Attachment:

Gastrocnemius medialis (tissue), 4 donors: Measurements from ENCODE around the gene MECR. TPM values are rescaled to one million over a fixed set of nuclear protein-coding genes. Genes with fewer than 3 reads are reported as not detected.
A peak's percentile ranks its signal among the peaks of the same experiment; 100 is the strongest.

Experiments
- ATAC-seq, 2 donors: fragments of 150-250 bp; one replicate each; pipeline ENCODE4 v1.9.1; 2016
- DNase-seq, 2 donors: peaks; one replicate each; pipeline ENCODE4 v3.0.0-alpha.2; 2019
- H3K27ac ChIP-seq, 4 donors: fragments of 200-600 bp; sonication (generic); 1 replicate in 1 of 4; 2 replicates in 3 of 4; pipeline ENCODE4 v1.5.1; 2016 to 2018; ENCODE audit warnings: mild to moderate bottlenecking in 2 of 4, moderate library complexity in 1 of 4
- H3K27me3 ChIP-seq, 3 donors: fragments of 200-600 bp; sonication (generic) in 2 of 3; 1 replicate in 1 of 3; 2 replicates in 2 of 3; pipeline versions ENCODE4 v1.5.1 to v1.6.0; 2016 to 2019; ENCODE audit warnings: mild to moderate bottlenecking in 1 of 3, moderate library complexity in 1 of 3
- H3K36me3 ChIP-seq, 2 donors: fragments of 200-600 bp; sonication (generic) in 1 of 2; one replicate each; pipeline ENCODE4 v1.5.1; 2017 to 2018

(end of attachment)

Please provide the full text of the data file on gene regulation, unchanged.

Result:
Gastrocnemius medialis (tissue), 4 donors: Measurements from ENCODE around the gene MECR. TPM values are rescaled to one million over a fixed set of nuclear protein-coding genes. Genes with fewer than 3 reads are reported as not detected.
A peak's percentile ranks its signal among the peaks of the same experiment; 100 is the strongest.

Experiments
- ATAC-seq, 2 donors: fragments of 150-250 bp; one replicate each; pipeline ENCODE4 v1.9.1; 2016
- DNase-seq, 2 donors: peaks; one replicate each; pipeline ENCODE4 v3.0.0-alpha.2; 2019
- H3K27ac ChIP-seq, 4 donors: fragments of 200-600 bp; sonication (generic); 1 replicate in 1 of 4; 2 replicates in 3 of 4; pipeline ENCODE4 v1.5.1; 2016 to 2018; ENCODE audit warnings: mild to moderate bottlenecking in 2 of 4, moderate library complexity in 1 of 4
- H3K27me3 ChIP-seq, 3 donors: fragments of 200-600 bp; sonication (generic) in 2 of 3; 1 replicate in 1 of 3; 2 replicates in 2 of 3; pipeline versions ENCODE4 v1.5.1 to v1.6.0; 2016 to 2019; ENCODE audit warnings: mild to moderate bottlenecking in 1 of 3, moderate library complexity in 1 of 3
- H3K36me3 ChIP-seq, 2 donors: fragments of 200-600 bp; sonication (generic) in 1 of 2; one replicate each; pipeline ENCODE4 v1.5.1; 2017 to 2018